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Using education agents is fraught with risks, but those with a long-term vision realise that doing business ethically is better for business, so how do you choose wisely and ensure accountability?

Here’s my latest University World News piece, this time about ethical international student recruitment.  I wrote it in direct response to a July 2016 article entitled Internationalisation should be ethical and for all by Hans de Wit, director of the Center for International Higher Education at Boston College.  One of his proposed black/white solutions was, in effect, to throw the baby out with the bathwater, before quickly (and realistically) acknowledging that “This is not likely to happen.”

What is the solution?

It would be in the interests of governments, universities and students if the participation of commercial recruiters, for-profit pathway providers and other intermediate businesses was stopped.

Here’s the introduction to my article to whet your appetite (or not):

It has been argued, in University World News and elsewhere, that the way to address the problem of unethical student recruitment agencies is to ban them.  But are all education agents inherently bad?  No.  Are there serious issues and potential pitfalls?  Absolutely.  While I agree that education agents should follow ethical business practices, I disagree that the solution is not to use any of them.

You can see that there were different takes (and takeaways), depending upon the interests and goals of the entity doing the Tweeting.

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Follow this link to read the article in its entirety.

MAA

Choosing Clients & Partners is a Two-Way Street: Quality Matters

Money is how companies with no ethical compass measure success.2-way-street

The company I work for, Capstone Vietnam, a full-service educational consulting company founded in 2009, with offices in Hanoi and Ho Chi Minh City (HCMC), works exclusively with regionally accredited (RA) institutions of higher education in the US.  As far as I know, it’s the only company in Viet Nam, and indeed the world, that has this policy. (If you know of another, let me know!  A prize to the first person whose answer I’m able to confirm.)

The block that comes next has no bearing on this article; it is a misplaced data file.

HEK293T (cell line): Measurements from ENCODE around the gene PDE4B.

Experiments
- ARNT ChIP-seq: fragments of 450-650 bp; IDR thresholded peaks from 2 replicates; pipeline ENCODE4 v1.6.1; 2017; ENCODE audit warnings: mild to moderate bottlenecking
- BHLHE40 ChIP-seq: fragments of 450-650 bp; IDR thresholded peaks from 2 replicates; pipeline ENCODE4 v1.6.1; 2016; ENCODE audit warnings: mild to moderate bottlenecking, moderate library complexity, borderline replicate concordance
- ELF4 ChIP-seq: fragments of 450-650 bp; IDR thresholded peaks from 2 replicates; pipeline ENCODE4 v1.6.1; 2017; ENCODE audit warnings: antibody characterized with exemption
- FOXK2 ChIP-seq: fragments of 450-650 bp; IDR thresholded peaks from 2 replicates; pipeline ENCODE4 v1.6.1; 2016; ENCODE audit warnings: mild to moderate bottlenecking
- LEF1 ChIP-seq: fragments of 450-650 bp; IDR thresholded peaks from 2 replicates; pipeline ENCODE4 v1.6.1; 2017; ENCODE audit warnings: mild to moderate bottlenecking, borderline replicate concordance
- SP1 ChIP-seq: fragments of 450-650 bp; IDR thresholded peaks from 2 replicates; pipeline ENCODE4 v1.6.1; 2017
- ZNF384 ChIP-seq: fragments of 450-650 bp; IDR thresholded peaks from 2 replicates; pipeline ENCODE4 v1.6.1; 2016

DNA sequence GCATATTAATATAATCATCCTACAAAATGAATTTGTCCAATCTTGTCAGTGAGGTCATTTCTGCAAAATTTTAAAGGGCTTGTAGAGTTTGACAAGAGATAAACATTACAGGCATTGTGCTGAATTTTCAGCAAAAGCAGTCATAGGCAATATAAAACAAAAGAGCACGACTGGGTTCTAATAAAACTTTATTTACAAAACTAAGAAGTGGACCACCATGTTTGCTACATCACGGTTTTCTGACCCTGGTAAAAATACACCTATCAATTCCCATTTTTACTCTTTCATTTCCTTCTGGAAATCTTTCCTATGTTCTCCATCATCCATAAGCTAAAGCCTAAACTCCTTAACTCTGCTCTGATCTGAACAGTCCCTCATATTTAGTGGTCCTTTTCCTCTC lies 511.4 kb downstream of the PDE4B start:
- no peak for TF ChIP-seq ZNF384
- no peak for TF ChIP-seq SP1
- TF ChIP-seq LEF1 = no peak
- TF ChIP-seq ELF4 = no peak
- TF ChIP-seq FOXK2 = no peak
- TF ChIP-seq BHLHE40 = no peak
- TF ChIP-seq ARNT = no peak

Why?  Because quality and integrity are more important than money.  Since regional accreditation is the gold standard of institutional accreditation in the US, students and parents can be assured that minimum standards of quality have been met and maintained.  US higher education fair attendees can be assured that there are no “bad apples” in the ballroom.  US higher education colleagues who choose to work with the company can be assured of honor by association. Capstone has politely declined to work with quite a few schools because the company you keep and the standards you uphold take precedence over cash flow.

Nationally accredited (NA) institutions, while “officially accredited,” are not in the same academic league as their RA cousins.  In fact, in terms of quality and ethics, some of them comprise a veritable rogue’s gallery of schools, including those that are essentially visa mills.  Moreover, the majority of these schools do not inform students and parents that most RA institutions will not accept credits and credentials transferred from NA schools.  Why is that, I wonder?

gold-standardFor most educational consulting companies, it’s all about “showing me the money”, which means they’ll work with anyone who can afford to pay them, including rogue providers (unaccredited schools), in some cases.  Money is how companies with no ethical compass measure success.  For Capstone, it’s about quality first, which I find refreshing in the often murky and foul world of educational consulting.

MAA